Quitting Smoking & Dentures
Deciding to commit to dentures can have a massive impact on your quality of life. You’ll feel more confident about your smile, be able to speak more clearly, and choose more of the foods that you want to eat.
However, if you’re a smoker, you’ll want to seriously consider dropping the habit at least a few weeks before getting your teeth extracted and new dentures fitted. Smoking can negatively affect the appearance, fit, and functionality of your new dentures.
Today we’re going to examine how smoking can make your transition to dentures more uncomfortable and painful than it needs to be. This is especially true if you’re getting dental implants.
Smoking Can Lead to Sore & Painful Gums
Your gums have natural defenses against the harmful effects of cigarettes. When you’re a regular smoker, your gums harden over time — hardened gums don’t tend to agree with the friction caused by dentures.
Hardened gums can lead to open sores or bleeding, which may cause more consistent pain and discomfort. Once the patient has quit smoking, the gums shed the hardened outer layer to restore a layer of soft tissue — which is necessary for a comfortable, pain-free fit.
Longer Recovery Time
Smoking constricts the blood vessels in your mouth — which means reduced blood flow and a longer recovery period. When wounds heal slower than they should, it opens the door to infections and an increased risk of periodontal disease.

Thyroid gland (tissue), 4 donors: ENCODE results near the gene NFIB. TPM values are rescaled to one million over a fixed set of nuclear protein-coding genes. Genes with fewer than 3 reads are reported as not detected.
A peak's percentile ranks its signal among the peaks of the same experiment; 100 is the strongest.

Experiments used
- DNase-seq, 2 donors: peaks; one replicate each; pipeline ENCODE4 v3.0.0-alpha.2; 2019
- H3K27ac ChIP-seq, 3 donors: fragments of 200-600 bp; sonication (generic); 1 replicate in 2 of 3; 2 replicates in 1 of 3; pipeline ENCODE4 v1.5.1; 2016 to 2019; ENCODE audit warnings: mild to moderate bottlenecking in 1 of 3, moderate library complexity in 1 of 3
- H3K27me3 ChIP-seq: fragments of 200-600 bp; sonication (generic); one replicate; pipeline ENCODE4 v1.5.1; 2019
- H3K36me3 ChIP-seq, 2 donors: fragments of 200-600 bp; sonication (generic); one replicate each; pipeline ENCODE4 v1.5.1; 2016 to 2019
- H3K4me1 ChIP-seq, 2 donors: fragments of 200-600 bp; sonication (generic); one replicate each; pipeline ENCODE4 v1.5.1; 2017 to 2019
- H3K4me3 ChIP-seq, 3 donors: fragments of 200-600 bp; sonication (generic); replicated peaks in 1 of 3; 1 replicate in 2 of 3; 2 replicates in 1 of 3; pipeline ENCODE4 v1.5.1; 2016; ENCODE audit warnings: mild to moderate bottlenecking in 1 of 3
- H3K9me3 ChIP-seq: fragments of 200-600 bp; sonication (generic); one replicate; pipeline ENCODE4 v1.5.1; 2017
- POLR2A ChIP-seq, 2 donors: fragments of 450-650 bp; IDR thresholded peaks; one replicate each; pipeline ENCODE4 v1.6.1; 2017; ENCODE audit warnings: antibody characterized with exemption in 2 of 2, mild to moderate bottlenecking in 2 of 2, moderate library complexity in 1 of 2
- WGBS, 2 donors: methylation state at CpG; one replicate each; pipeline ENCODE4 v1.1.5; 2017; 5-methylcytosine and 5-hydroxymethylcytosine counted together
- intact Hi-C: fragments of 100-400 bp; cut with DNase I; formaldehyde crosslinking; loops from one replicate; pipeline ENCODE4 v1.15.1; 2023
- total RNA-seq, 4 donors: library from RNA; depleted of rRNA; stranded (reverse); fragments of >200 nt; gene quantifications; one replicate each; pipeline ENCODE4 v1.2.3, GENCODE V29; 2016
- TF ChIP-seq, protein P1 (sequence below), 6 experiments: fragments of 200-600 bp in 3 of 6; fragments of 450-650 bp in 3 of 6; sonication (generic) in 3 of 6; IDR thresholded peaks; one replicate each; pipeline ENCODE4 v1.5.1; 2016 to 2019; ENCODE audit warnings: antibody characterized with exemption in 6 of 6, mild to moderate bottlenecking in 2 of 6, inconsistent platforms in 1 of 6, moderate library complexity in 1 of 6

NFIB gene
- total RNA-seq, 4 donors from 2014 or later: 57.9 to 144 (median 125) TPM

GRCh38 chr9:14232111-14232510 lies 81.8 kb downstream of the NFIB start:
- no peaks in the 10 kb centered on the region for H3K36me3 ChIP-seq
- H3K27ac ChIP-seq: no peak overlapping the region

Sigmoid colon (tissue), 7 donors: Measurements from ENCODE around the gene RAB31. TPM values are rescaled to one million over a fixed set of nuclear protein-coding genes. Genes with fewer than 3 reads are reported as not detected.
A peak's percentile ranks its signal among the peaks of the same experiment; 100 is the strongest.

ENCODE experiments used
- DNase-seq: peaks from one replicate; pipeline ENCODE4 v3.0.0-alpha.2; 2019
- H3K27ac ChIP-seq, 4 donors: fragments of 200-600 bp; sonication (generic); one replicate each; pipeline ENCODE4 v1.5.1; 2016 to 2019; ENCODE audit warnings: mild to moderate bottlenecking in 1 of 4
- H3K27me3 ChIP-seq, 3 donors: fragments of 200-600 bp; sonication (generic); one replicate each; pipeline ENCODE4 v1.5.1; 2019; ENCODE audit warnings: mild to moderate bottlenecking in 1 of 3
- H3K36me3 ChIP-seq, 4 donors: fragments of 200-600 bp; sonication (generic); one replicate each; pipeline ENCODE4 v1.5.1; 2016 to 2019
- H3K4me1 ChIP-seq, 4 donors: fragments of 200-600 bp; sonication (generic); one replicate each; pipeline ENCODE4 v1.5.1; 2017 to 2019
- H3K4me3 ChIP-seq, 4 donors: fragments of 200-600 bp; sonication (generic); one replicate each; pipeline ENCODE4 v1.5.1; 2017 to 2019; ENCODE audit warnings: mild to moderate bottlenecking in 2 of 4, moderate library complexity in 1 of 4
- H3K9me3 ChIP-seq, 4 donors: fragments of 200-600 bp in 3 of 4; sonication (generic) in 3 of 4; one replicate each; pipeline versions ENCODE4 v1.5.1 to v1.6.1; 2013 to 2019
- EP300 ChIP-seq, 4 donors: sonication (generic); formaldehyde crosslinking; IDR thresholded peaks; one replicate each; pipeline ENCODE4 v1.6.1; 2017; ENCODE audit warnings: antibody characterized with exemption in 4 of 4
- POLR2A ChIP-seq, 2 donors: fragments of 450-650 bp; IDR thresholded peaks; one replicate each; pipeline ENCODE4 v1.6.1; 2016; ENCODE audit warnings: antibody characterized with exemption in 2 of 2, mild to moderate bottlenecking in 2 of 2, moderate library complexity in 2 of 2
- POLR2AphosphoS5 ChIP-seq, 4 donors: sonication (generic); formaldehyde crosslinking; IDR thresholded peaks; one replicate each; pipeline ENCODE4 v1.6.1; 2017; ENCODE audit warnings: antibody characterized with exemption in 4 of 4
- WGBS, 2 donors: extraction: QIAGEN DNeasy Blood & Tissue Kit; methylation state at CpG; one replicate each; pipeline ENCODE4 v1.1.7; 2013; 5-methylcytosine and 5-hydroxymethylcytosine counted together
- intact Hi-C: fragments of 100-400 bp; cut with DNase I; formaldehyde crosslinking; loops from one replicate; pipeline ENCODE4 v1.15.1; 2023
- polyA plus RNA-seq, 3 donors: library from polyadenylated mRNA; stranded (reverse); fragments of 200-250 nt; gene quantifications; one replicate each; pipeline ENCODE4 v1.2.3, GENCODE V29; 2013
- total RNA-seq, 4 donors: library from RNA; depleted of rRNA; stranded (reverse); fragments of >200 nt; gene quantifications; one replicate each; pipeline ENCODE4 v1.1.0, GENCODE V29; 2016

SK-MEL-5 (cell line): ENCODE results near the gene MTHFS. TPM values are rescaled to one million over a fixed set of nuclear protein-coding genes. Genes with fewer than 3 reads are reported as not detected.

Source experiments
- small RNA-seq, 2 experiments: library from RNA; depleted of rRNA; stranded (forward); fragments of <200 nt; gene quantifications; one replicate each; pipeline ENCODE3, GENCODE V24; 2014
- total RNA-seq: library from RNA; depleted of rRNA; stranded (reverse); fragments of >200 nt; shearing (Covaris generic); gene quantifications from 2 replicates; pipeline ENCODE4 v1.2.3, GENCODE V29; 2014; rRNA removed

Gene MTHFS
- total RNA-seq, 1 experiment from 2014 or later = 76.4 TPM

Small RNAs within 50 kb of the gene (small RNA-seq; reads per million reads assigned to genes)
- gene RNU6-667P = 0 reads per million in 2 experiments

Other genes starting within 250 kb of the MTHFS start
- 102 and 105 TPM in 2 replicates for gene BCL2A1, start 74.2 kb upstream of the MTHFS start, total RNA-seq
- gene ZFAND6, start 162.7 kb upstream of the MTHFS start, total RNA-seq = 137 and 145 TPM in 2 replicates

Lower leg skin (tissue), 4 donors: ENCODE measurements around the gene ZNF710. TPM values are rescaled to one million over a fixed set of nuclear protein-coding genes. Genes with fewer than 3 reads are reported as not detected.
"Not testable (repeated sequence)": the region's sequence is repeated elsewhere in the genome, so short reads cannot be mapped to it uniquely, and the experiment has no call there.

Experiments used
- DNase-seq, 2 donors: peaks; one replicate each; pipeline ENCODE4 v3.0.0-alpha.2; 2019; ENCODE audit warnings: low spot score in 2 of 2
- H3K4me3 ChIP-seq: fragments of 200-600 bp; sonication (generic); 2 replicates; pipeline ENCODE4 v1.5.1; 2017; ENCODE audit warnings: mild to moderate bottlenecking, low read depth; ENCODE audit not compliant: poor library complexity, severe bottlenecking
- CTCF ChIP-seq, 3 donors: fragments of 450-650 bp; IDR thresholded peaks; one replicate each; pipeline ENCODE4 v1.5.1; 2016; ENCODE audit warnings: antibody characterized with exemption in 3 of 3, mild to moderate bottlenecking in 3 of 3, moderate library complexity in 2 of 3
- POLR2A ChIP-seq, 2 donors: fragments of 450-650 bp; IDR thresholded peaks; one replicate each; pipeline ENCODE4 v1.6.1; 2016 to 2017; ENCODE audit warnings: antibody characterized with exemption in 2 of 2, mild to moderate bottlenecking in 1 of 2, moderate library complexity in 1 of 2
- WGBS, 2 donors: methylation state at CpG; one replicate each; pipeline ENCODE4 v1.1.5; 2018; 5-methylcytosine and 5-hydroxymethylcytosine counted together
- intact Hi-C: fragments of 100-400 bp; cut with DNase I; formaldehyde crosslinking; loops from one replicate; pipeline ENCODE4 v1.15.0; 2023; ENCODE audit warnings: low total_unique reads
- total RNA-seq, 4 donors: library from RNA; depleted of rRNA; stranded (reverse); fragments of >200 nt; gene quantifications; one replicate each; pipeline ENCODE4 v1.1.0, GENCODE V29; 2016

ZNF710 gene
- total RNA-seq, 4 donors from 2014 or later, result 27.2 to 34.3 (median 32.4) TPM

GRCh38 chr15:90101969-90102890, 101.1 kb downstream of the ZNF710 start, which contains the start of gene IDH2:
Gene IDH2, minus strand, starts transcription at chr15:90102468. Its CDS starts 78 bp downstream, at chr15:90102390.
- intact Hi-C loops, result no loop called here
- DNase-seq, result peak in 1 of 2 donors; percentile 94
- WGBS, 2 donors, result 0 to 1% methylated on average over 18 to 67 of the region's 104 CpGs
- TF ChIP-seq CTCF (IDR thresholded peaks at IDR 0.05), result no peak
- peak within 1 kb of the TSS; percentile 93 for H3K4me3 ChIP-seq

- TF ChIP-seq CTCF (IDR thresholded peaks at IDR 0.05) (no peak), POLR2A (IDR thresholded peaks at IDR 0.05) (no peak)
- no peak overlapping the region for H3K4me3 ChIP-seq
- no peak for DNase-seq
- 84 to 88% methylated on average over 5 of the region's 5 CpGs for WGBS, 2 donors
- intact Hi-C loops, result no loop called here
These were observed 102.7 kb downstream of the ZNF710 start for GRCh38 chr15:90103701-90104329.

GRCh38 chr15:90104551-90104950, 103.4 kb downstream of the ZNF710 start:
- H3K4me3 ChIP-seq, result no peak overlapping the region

Higher Rate of Bone Loss
When you lose your teeth, your jaw bone begins to shrink. Your body believes that it no longer requires the extra bone density to support your teeth, so it allocates those resources elsewhere.
Reduced bone density can make your face seem smaller — which can make you look a lot older than you actually are. Smoking increases the rate at which your jaw bone shrinks.
Beyond making you look older, it could also mean more frequent trips to the denturist to get your dentures adjusted to fit your shrinking jaw bone.
Smoking Stains Your Dentures
Just like regular teeth, smoking can turn your dentures brown and yellow over prolonged periods of time. This is largely due to nicotine and tar which sticks to your teeth and can be very difficult to remove. If you hope to keep your dentures looking white and clean for as long as possible, it’s best to quit smoking as soon as you can.
Higher Chance of Implant Failure
If you’re considering getting dental implants, you may want to know that smoking significantly increases the risk of implant failure.
Dental implants require a surgical procedure — which means that your mouth and jaw need to be in good health. As we’ve seen, smoking directly affects the structure of your jaw bone and can lead to open sores and infections.
In short, smoking could mean a longer, more painful road as you transition to dentures.
If you’re considering getting fitted for dentures, or have further questions about your oral health and smoking, we encourage you to contact us today to schedule an appointment.